WHARTON, W.Va. — The two workers killed in an underground coal mine were performing a risky method known as retreat mining, where the roof is intentionally collapsed to retrieve more coal.
Retreat mining has been going on for generations and is considered standard practice in mines where coal reserves are running out. It involves yanking supporting pillars of coal from inside the mine and letting the roof collapse as miners and equipment work their way out.
The son of one of the workers who died Monday night at Brody Mine No. 1 said his father understood the risks.
“That’s one of those things you always think about when you work in the mines,” said Caleb Hensley, whose father, 46-year-old Gary Henlsey, was killed.
Hensley’s co-worker, Eric D. Legg, 48, also died. Friends said they both liked to hunt and fish.
“It’s a very dangerous profession,” said Legg’s friend Barry Brown, who has been a miner for 37 years. “You don’t know when something like this is going to happen. It floored me.”
Federal officials said the mine had so many safety problems it was deemed a “pattern violator,” a rare designation reserved for the industry’s worst offenders.
Brody No. 1 was one of only three mines last year to earn the label that regulators have put greater emphasis on since the 2010 Upper Big Branch explosion killed 29 miners about 10 miles away.
The designation subjects the mine to greater scrutiny from regulators, and it’s the strongest tool the Mine Safety and Health Administration has, said Kevin Stricklin, the agency’s administrator of coal mine safety and health.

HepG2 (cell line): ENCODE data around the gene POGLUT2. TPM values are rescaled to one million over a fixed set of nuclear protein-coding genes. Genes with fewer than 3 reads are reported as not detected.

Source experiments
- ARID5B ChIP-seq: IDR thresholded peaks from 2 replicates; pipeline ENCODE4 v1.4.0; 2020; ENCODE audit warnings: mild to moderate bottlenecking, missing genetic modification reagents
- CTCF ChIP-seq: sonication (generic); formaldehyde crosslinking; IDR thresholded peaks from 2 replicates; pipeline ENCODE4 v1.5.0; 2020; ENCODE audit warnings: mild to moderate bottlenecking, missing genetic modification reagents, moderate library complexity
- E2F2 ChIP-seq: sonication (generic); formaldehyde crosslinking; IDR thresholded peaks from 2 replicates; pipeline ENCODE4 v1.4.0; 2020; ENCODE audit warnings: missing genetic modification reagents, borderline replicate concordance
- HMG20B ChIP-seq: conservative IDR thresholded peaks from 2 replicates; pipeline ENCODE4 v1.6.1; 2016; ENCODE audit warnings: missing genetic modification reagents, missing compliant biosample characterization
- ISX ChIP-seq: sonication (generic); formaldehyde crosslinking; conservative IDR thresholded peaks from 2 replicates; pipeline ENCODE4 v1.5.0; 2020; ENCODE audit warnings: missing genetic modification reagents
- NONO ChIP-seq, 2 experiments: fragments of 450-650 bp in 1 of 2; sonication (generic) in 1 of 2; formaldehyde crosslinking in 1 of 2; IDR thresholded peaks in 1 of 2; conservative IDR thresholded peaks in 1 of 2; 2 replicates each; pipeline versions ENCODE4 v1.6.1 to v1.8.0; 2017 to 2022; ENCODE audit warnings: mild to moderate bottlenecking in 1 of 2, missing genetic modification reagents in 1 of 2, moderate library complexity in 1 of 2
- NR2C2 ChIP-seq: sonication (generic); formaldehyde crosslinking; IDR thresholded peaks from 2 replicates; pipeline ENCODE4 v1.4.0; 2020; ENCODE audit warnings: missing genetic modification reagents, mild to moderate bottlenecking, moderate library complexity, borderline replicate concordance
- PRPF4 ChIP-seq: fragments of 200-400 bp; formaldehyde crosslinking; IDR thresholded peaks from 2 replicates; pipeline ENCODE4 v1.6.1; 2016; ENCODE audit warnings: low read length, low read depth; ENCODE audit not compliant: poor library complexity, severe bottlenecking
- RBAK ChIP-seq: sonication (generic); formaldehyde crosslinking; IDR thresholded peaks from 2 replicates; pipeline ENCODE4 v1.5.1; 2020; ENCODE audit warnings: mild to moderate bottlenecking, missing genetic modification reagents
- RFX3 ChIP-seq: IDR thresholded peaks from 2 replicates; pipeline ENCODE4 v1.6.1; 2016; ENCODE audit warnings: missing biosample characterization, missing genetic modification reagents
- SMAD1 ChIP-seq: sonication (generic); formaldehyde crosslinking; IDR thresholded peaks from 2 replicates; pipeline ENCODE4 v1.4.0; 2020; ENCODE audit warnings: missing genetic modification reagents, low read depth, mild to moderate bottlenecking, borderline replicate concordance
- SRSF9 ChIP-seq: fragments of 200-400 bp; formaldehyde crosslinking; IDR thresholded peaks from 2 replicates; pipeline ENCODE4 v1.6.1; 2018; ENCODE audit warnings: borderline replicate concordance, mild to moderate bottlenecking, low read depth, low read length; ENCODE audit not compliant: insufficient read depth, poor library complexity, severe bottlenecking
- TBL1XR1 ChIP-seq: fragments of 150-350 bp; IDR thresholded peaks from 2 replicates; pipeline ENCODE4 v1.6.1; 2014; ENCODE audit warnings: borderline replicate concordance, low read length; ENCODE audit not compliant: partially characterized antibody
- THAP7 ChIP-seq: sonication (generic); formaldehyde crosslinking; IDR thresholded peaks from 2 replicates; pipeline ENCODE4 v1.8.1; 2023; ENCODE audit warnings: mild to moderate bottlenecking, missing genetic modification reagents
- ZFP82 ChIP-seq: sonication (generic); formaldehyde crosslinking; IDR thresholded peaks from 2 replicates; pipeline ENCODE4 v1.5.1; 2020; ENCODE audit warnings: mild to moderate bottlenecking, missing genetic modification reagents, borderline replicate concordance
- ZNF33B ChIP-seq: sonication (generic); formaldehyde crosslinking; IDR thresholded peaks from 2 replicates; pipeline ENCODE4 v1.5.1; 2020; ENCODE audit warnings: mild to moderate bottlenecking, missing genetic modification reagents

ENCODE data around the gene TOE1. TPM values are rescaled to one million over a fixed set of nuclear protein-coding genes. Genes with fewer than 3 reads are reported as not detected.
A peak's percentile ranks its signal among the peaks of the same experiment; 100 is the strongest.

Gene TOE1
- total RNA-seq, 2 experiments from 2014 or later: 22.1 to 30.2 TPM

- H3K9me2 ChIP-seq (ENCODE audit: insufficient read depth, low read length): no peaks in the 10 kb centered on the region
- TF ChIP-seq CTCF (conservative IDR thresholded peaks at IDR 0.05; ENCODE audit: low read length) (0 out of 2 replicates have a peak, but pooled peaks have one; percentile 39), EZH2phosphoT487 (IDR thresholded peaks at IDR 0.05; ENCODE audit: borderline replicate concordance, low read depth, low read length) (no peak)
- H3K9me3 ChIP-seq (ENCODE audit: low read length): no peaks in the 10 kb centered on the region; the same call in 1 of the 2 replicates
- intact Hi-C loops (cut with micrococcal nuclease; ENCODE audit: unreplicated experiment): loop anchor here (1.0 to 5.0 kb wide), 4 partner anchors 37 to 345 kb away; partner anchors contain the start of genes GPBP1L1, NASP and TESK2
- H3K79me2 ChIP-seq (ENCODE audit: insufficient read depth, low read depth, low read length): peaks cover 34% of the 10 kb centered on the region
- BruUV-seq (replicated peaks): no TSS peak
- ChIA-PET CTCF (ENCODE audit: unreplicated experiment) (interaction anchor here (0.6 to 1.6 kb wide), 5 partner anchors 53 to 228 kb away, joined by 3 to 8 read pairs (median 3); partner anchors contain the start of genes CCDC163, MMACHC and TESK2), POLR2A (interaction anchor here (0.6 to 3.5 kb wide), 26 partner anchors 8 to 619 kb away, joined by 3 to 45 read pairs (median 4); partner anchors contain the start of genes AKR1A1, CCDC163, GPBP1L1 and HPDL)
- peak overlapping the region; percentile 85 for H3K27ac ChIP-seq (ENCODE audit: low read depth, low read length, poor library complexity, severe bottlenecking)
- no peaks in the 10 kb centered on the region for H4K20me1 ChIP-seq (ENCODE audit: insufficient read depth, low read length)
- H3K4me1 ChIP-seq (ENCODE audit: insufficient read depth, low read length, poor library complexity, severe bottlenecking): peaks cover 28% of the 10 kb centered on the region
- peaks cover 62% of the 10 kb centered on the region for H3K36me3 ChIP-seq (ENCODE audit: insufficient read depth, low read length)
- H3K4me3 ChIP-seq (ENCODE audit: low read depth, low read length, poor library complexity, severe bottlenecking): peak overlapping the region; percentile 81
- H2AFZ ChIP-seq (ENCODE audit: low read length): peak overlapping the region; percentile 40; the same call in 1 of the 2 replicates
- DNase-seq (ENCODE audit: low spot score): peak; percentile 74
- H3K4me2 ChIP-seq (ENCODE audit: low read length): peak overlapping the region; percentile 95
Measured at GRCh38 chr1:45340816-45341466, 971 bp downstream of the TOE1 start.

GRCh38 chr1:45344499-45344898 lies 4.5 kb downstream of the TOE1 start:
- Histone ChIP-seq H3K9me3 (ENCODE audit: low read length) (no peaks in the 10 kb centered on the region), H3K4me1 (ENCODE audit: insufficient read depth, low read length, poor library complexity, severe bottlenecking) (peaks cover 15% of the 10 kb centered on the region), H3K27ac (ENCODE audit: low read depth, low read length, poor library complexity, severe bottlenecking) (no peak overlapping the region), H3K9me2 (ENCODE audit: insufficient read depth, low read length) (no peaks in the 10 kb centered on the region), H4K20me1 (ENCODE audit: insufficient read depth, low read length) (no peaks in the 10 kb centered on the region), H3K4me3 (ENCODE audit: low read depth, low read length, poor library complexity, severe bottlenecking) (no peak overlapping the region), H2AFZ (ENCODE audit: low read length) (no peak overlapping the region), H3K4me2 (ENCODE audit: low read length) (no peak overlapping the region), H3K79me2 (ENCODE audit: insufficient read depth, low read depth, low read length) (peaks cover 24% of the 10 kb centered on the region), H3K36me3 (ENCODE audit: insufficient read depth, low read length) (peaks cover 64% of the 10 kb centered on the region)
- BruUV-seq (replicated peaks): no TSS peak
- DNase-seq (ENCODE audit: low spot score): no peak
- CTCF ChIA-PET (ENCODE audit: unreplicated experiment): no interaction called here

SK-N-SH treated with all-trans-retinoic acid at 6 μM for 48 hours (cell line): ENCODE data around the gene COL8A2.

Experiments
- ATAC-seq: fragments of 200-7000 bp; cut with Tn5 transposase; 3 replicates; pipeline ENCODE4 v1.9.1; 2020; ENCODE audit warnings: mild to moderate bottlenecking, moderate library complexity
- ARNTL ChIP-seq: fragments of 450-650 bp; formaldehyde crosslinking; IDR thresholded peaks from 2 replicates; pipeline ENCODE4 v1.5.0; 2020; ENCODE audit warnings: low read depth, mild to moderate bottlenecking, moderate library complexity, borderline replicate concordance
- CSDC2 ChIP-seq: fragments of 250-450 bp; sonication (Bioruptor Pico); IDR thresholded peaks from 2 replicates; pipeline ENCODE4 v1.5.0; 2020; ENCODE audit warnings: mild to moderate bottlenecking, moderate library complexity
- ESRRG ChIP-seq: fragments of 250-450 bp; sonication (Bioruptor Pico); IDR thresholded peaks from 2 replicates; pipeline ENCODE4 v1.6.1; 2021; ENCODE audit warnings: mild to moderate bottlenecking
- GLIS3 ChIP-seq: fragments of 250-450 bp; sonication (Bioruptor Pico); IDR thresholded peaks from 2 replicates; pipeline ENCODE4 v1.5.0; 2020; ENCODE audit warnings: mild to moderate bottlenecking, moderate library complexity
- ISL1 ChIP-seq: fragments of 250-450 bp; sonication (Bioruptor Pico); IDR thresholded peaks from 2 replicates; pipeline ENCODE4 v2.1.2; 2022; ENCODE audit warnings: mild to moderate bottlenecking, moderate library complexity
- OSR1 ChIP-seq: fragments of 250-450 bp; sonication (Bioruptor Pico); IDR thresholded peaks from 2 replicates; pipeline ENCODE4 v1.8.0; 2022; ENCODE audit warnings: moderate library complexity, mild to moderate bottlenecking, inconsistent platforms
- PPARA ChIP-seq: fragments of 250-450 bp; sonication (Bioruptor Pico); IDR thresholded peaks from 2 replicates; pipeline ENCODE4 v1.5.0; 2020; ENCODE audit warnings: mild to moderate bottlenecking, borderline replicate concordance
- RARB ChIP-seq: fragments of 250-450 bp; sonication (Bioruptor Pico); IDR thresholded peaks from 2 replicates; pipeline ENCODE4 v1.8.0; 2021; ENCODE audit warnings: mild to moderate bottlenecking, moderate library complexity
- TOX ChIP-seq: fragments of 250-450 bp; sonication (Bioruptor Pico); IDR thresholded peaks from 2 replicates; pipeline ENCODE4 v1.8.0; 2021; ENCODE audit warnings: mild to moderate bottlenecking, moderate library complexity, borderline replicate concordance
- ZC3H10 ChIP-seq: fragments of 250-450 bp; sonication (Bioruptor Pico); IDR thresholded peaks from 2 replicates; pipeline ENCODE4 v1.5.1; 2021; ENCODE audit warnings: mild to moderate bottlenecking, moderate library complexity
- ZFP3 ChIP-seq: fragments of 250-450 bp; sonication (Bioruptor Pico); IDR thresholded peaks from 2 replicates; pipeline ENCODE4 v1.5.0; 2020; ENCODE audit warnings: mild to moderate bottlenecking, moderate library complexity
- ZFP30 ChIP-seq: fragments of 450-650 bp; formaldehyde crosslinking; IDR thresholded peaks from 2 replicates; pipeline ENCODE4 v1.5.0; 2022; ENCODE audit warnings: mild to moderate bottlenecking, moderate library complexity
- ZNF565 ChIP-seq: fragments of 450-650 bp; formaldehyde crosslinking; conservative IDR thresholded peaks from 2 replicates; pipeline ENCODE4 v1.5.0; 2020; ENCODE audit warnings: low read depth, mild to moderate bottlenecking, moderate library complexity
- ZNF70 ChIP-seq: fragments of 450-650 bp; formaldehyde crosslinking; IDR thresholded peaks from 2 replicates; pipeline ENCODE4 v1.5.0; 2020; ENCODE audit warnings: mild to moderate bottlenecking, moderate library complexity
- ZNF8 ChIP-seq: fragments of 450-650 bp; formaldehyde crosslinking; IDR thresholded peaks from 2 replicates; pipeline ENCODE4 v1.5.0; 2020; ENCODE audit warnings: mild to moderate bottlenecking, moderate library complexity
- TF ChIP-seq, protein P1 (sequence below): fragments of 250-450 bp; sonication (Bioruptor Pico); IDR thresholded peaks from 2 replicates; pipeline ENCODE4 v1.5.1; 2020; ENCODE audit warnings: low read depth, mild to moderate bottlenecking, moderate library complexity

“We just do not have the ability or authority to shut a mine just because it has so many violations,” Stricklin said.
Brody No. 1 is owned by a subsidiary of St. Louis-based Patriot Coal, which in its annual report last December blamed the problems on a previous owner and said it was “vigorously contesting” the designation.
The company said the workers were killed during a severe coal burst, where high-speed coal is shot at anyone in the way. The burst occurred as they were doing retreat mining.
“Preliminarily, it looks like it was a rock outburst from the wall of the mine, which basically inundated the entries with coal and debris,” Stricklin said. “That’s what caused the two fatalities.”
In August 2007, six miners doing retreat mining at Utah’s Crandall Canyon died in a collapse and 10 days later, three rescue workers were killed in another cave-in.
In October, Brody No. 1 was added to a Pattern of Violations list for repeatedly breaking federal health and safety regulations over the previous year. It was cited for 253 serious violations.
Stricklin said that since October, the company was slapped with 69 violations that required at least partial closure of the mine each time.
Asked for comment on its safety record, a Patriot Coal spokeswoman referred to the company’s latest annual report. Patriot’s subsidiary purchased the mine Dec. 31, 2012.
In 2013, MSHA issued 514 citations, orders and safeguards, the agency said.
It wasn’t immediately clear whether any of the violations could have had anything to do with a coal burst.
The Mine Safety and Health Administration has taken several steps to improve its enforcement of safety regulations after the Upper Big Branch explosion, the worst U.S. coal mining disaster in 40 years. Among them: impact inspections of problem mines, such as Brody No. 1, and “Rules to Live By.”
Last week, MSHA reported that eight miners died in accidents in the first three months of 2014.
Brody No. 1 employs about 270 workers.